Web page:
Texas Laws on Service Dogs and Emotional Support Animals

Texas law and federal law protect your right to have service dogs in public places and service dogs or emotional support animals in housing.

By , J.D. UC Berkeley School of Law
Updated 3/27/2023

Under Texas law and the federal Americans with Disabilities Act (ADA), people with disabilities can bring their service animals to public accommodations like:

  • government buildings
  • hotels
  • restaurants
  • stadiums, and
  • stores.

These laws also require anyone who operates transportation services (like buses and taxis) to allow service animals.

Both federal and state laws protect people in Texas who use service animals, and you're entitled to rely on whichever law gives you the most protections. Read on to learn which animals qualify as service animals in Texas and which protections apply to emotional support animals (ESAs).

What Does Texas Law Consider a Service Animal?

Under Texas's Human Resources Code, a service animal or an assistance animal is a dog that's specially trained to assist someone with a disability and is used by a person with a disability. These conditions count as a disability:

  • deafness or another hearing impairment
  • a visual impairment
  • a speech impairment
  • a mental disability
  • a physical disability
  • an intellectual or developmental disability
  • post-traumatic stress disorder, or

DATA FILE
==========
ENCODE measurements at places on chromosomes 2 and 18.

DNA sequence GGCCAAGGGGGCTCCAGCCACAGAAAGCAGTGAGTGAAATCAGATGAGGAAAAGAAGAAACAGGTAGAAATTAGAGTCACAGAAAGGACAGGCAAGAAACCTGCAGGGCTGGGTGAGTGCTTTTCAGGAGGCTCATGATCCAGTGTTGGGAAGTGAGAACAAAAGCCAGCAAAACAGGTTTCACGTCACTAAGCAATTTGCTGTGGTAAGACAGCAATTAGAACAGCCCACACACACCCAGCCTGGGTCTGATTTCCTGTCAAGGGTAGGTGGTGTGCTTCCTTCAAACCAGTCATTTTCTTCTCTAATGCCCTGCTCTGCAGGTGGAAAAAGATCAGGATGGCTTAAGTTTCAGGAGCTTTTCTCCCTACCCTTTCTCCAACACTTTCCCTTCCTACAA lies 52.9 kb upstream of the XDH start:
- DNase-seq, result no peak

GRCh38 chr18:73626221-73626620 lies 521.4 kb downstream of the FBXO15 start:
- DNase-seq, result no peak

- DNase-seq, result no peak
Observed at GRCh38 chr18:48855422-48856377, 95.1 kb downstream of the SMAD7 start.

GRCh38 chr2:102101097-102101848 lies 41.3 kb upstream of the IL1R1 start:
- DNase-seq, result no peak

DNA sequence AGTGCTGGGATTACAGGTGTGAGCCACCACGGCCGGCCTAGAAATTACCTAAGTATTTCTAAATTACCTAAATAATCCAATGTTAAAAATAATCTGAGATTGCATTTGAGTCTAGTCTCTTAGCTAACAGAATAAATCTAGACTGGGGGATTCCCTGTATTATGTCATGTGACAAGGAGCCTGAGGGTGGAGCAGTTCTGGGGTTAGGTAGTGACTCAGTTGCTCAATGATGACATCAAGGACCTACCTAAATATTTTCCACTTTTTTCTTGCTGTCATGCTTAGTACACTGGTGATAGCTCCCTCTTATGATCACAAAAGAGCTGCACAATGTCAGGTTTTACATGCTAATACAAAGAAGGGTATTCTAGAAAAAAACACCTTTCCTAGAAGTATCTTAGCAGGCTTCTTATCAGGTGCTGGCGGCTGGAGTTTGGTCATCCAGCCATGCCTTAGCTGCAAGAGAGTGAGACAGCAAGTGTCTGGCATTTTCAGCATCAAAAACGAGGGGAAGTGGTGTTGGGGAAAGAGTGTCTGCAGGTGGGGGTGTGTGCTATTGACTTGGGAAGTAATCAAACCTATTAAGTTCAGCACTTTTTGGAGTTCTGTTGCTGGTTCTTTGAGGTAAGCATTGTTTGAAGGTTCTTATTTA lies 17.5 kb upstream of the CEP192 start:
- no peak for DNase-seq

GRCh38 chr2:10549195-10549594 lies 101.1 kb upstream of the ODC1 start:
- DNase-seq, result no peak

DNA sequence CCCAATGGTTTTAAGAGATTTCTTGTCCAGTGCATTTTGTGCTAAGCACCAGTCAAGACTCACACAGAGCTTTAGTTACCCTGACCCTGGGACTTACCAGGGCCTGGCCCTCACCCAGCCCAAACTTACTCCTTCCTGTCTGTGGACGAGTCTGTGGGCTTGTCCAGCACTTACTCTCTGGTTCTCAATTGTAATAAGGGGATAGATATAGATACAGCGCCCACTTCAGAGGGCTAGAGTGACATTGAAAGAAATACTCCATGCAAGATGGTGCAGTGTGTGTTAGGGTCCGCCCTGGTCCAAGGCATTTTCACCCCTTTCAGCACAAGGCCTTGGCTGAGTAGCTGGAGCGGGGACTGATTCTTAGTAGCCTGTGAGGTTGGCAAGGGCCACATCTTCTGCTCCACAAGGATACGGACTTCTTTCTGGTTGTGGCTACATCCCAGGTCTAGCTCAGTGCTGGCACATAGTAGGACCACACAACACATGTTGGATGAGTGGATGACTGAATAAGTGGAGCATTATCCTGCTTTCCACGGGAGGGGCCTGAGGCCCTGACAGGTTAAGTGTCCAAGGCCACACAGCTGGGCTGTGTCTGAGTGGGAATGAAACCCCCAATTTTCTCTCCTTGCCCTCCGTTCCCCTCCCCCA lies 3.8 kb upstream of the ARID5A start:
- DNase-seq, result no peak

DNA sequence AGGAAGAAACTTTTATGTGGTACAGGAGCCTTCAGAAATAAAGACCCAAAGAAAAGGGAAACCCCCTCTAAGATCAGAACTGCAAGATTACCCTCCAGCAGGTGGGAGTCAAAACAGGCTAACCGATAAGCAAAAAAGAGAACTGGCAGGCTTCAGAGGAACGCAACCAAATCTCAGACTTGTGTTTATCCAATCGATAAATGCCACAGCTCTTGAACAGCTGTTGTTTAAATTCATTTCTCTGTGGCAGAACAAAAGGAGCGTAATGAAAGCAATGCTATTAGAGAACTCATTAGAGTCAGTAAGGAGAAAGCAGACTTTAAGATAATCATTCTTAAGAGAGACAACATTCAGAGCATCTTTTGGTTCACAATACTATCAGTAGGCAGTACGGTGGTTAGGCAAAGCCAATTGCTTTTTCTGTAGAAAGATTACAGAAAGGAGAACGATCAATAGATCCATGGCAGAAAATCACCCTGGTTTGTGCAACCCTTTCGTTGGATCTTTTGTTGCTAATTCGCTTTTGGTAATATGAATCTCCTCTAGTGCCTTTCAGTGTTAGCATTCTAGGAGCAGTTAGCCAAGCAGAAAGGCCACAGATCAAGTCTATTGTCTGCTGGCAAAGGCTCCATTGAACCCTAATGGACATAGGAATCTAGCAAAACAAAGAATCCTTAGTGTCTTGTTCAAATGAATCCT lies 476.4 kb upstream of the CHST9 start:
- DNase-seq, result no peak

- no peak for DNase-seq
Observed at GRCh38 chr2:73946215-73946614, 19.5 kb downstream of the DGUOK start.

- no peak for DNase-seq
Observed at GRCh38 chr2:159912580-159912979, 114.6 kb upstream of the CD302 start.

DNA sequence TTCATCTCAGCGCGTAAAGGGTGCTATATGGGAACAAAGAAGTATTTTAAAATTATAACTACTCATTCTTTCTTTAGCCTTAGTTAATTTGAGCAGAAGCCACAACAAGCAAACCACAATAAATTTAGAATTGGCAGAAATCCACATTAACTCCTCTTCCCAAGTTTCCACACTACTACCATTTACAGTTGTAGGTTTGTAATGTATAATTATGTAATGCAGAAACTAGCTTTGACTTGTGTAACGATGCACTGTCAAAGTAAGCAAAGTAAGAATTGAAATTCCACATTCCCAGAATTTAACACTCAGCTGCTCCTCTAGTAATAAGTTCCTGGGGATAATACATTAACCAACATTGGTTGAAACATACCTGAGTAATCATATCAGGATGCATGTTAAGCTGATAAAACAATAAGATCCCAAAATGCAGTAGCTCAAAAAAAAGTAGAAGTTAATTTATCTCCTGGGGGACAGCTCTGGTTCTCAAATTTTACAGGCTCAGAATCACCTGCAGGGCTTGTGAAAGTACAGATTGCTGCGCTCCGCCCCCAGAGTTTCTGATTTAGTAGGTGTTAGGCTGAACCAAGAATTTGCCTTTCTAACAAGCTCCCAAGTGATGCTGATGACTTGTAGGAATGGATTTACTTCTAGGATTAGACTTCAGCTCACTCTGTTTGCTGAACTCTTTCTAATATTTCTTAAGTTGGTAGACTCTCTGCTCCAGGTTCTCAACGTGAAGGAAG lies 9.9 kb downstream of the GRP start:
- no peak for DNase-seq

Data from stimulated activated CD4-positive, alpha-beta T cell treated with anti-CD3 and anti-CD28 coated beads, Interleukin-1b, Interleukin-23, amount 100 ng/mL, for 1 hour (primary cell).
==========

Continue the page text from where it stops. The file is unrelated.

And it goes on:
• any health impairment for which the person needs special ambulatory services or devices.

Under the ADA, a service animal is a dog (or, in some cases, a miniature horse) that's individually trained to perform tasks or do work for the benefit of a person with a disability. The tasks or work your service animal does must be directly related to your disability.

Neither law covers pets or emotional support animals (ESAs)—animals that provide a sense of safety, companionship, and comfort to those with psychiatric or emotional disabilities or conditions. Although ESAs often have therapeutic benefits, they're not specially trained to do particular types of work for their owners, so they aren't considered service animals under Texas law or the ADA.

But psychiatric service dogs are covered by both Texas law and the ADA. Unlike ESAs, these dogs are trained to provide services that allow people with mental impairments to go places and face situations they wouldn't otherwise be able to do. Psychiatric service dogs are trained to perform tasks like:

  • initiating contact to disrupt a panic attack
  • serving as a buffer to help the person cope with being in a crowd
  • alerting an owner who's exercising poor judgment
  • interrupting risky behaviors
  • getting medication and water when the person is unable to do it, and
  • getting outside help when needed.

Under the ADA and Texas law, owners of public accommodations must allow service dogs—including psychiatric service dogs. But they aren't required to admit emotional support animals or pets.

What Counts as a Public Accommodation in Texas?

Texas law has a very broad definition of public accommodations. It includes everything from government buildings and public streets and sidewalks to:

  • transportation
  • restaurants
  • hotels
  • stores
  • offices
  • places for recreation and amusement, and
  • any other place where members of the public are customarily invited.

In Texas, you can bring your service animal to any place that appears on this list, but it doesn't include private workplaces. (Learn how the ADA protects your right to have a service animal in the workplace.)

Rules for Your Service Animal in Texas